BALTIMORE (WJZ) — A Montgomery County Circuit Court judge has denied a new sentencing hearing for convicted sniper Lee Malvo.
The convicted D.C. sniper, who is now 32 years old, remains jailed for life for his role in the attacks that terrorized our region and left nearly a dozen people dead.
Malvo’s attorneys argued that his life sentences should be thrown out.
A Maryland judge ruled that Malvo was among the most uncommon of juvenile offenders, who deserve life sentences.
He was just a 17-year-old when convicted of one of the most heinous attacks in American history.
While Malvo was hoping for a new sentence in Maryland, he remains jailed for life.
“If anyone remembers those three weeks, it was like we were under a terrorist attack. No one was ever the same after,” said Montgomery County State’s Attorney John McCarthy.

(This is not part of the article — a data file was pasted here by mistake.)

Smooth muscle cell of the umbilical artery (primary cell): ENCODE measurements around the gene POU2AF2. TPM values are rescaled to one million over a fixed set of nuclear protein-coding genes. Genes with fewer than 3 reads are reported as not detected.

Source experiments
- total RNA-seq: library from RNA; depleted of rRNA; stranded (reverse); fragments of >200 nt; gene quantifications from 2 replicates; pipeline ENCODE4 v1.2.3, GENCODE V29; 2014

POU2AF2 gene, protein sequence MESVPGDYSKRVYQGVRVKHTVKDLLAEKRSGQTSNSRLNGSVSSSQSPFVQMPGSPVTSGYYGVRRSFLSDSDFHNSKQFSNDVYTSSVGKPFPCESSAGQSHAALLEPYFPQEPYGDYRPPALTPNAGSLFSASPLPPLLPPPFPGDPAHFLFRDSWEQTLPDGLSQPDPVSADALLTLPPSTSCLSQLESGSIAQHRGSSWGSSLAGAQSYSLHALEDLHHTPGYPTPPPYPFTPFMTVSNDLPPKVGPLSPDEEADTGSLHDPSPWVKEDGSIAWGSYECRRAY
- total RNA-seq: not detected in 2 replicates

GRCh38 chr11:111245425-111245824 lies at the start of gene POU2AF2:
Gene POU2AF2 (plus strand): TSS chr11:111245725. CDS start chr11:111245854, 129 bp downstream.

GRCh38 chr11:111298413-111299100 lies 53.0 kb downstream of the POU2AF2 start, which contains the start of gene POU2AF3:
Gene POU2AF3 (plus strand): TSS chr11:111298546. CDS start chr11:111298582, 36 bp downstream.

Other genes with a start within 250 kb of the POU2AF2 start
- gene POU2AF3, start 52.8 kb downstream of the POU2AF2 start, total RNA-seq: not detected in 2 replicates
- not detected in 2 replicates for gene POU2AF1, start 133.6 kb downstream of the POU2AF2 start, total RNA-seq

It’s been nearly 15 years since our region was gripped by fear, when Malvo and his accomplice, John Muhammad, traveled in a vehicle described as a sniper’s nest, that had a hole cut out to fire shots.
The shooting spree left 10 people dead, and three wounded throughout Maryland, D.C., and Virginia.
Muhammed was later executed for his role, while Malvo was convicted of first-degree murder in both Maryland and Virginia, and sentenced to life without parole.
But just months ago, Malvo’s attorney argued that the sentences should be thrown out after the U.S. Supreme Court ruled that mandatory life sentences for juveniles are unconstitutional.
On Wednesday, a Montgomery County judge denied that request in Maryland, saying Malvo’s original sentence “was procedurally legal under law of this state.”
“The bottom line is this case is a lose-lose for Malvo all the way around, no matter how you look at it,” McCarthy said.
A decision the Montgomery County state’s attorney says he was confident they’d get.
While Malvo’s attorney can still appeal, the denial of a new sentence brings more closure in a spree that years later, finds itself still making headlines.
A federal judge ruled that Malvo is entitled to new sentencing hearings in Virginia, a decision prosecutors have appealed.